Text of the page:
Amendment A

The South Dakota Supreme Court has shot down making recreational marijuana legal in South Dakota. Below is there official release:

The South Dakota Supreme Court has issued the decision in Thom, Miller v. Barnett and In re Election Contest as to Amendment A. In a four-to-one decision, the Court held that Amendment A, as submitted to the voters in the November 2020 general election, violated the single subject requirement in the South Dakota Constitution. As a result of the constitutional violation, the Court has declared the amendment invalid.

The Court determined that the provisions of Amendment A embraced three separate and distinct subjects:

(1) Recreational Marijuana—by creating a comprehensive plan to constitutionally legalize, regulate, and tax marijuana for all persons at least twenty-one years of age;

(2) Hemp—by constitutionally mandating that the Legislature pass laws regarding hemp; and

(3) Medical Marijuana—by constitutionally mandating that the Legislature pass laws ensuring access to marijuana for limited medical use for qualifying persons.

In reaching its decision, the majority opinion explained that the provisions involving recreational marijuana, hemp, and medical marijuana each have separate objects and purposes, which were not dependent upon or connected with each other.

The drafters’ failure to comply with the single subject requirement in the South Dakota Constitution Article XXIII, § 1 meant that voters were unable to separately vote on each distinct subject embraced in Amendment A. The Court noted in its decision that the Proponents of Amendment A failed to identify a single “instance when voters in another state have been asked to approve a constitutional amendment to legalize recreational marijuana, medical marijuana, and hemp in a single vote.”

One member of the Court issued a special writing joining the majority in finding a violation of the single subject rule, and expressing the view that a violation of the single subject requirement is not necessarily fatal in all instances; but adding that here there was no argument or proof that South Dakota voters would have adopted Amendment A in the absence of the medical marijuana and hemp provisions.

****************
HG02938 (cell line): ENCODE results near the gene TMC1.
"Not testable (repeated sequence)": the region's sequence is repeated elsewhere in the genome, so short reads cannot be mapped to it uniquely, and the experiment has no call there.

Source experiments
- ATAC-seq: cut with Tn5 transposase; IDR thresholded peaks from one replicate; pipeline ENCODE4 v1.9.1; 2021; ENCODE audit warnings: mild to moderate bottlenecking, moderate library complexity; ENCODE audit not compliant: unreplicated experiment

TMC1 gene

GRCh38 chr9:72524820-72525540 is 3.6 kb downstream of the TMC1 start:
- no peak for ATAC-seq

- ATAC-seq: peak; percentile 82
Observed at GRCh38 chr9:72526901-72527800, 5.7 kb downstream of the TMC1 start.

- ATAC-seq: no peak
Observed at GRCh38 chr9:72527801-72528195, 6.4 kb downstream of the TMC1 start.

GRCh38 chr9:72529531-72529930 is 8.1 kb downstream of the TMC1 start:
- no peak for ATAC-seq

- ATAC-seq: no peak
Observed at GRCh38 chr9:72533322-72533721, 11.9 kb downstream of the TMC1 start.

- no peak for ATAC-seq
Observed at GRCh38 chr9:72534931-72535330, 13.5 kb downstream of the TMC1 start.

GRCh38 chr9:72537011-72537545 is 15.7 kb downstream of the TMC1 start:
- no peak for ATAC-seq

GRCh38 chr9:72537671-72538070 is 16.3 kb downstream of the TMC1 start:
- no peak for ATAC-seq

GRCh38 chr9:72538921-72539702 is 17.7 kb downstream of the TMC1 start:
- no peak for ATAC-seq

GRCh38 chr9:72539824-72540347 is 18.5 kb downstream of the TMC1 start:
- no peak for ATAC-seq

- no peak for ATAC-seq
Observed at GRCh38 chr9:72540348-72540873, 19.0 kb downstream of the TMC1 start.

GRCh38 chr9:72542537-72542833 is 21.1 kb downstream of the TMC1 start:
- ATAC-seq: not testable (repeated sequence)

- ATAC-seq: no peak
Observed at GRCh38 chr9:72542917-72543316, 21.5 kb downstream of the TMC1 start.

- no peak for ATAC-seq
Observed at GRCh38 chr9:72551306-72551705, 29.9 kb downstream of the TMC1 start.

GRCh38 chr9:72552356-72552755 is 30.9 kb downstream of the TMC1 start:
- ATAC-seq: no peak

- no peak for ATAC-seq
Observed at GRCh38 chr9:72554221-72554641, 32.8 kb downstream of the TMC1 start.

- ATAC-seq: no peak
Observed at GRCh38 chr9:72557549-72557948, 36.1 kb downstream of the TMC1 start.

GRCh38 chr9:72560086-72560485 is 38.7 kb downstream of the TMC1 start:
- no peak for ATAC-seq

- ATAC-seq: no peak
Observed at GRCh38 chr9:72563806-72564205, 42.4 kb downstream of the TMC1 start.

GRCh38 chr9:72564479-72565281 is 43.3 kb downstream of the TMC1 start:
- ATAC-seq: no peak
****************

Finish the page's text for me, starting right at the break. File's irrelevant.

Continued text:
A separate opinion was filed by another member of the Court, concurring in part and dissenting in part, that focused on the long history of the initiative in South Dakota, the deference to be paid to initiated constitutional amendments passed by the voters, and the belief that Amendment A appropriately contains parts of a comprehensive plan addressing the related issues of recreational marijuana, medical marijuana, and hemp.

Based on the conclusion that there was no single subject violation, the writing also addressed whether Amendment A is a constitutional revision that should have been submitted to the voters through a constitutional convention rather than by an initiative and concluded that it was not a constitutional revision.

Finally, the Court unanimously held that (1) the circuit court properly dismissed the election contest filed by Thom and Miller; (2) neither Thom nor Miller had standing to challenge Amendment A, but Governor Noem’s written ratification of Miller’s declaratory judgment action allowed for the action to proceed as if it had been commenced by the Governor; and (3) the challenge to Amendment A was not required to be brought before the election.

The Court’s opinion can be accessed on the UJS website at